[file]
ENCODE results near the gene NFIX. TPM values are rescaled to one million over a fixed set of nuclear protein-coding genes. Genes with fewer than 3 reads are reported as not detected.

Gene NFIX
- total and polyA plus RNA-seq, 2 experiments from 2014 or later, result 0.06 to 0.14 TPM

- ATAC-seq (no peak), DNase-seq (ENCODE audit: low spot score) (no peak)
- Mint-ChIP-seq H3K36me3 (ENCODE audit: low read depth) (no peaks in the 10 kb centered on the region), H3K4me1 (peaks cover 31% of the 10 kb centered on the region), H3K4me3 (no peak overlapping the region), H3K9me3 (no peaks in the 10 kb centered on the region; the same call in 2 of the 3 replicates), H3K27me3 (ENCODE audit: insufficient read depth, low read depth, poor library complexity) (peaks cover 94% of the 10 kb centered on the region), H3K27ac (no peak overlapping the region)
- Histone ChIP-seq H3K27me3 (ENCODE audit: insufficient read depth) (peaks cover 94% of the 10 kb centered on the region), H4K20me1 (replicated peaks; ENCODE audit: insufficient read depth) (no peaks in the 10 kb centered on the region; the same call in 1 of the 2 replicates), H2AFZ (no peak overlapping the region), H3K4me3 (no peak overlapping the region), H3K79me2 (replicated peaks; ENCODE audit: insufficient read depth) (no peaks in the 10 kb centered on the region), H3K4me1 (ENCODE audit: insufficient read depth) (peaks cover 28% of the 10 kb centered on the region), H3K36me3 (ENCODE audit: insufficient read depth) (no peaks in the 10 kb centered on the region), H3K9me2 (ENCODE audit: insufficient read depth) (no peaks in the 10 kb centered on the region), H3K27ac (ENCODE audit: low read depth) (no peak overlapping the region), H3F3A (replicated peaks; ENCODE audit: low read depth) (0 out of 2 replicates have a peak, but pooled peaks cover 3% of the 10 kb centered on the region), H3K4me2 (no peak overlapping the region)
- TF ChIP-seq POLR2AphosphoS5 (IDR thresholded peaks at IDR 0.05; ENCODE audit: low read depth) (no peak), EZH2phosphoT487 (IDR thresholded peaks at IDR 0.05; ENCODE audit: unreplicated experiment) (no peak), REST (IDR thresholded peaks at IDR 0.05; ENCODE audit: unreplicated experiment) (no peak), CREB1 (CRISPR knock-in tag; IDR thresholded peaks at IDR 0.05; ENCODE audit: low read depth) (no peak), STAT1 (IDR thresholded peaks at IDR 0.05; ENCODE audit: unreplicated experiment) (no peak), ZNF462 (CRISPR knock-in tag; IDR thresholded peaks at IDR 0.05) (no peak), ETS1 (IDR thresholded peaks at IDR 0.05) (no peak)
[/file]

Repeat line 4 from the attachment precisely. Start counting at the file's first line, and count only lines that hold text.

- ATAC-seq (no peak), DNase-seq (ENCODE audit: low spot score) (no peak)